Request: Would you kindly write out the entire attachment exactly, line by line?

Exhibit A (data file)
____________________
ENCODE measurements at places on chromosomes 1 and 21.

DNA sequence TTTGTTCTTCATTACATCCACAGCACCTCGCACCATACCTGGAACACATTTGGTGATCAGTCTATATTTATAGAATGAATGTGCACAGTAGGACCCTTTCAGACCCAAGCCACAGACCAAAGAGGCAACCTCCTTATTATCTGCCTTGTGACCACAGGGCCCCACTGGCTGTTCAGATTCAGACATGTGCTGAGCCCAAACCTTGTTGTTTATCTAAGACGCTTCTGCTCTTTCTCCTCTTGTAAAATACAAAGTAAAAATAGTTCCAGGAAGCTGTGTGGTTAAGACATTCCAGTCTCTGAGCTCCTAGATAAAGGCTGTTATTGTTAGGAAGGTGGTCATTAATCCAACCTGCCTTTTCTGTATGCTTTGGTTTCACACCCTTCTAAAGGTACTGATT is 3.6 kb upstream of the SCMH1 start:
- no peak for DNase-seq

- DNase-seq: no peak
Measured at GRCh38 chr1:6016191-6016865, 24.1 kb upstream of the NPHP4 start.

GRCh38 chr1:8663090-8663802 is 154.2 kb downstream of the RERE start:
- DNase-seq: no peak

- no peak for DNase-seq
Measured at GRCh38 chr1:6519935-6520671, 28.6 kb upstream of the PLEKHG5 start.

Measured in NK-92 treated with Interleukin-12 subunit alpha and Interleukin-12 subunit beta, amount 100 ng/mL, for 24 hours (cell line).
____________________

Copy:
ENCODE measurements at places on chromosomes 1 and 21.

DNA sequence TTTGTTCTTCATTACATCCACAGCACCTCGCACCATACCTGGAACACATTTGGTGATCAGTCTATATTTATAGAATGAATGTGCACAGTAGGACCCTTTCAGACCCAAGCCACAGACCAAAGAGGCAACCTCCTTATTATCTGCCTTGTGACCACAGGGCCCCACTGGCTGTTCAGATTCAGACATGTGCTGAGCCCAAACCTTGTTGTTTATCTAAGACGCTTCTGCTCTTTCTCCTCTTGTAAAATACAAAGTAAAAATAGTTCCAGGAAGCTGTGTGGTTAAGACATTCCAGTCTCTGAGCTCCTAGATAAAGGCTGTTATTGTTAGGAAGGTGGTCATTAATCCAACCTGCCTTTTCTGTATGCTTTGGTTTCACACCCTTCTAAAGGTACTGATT is 3.6 kb upstream of the SCMH1 start:
- no peak for DNase-seq

- DNase-seq: no peak
Measured at GRCh38 chr1:6016191-6016865, 24.1 kb upstream of the NPHP4 start.

GRCh38 chr1:8663090-8663802 is 154.2 kb downstream of the RERE start:
- DNase-seq: no peak

- no peak for DNase-seq
Measured at GRCh38 chr1:6519935-6520671, 28.6 kb upstream of the PLEKHG5 start.

Measured in NK-92 treated with Interleukin-12 subunit alpha and Interleukin-12 subunit beta, amount 100 ng/mL, for 24 hours (cell line).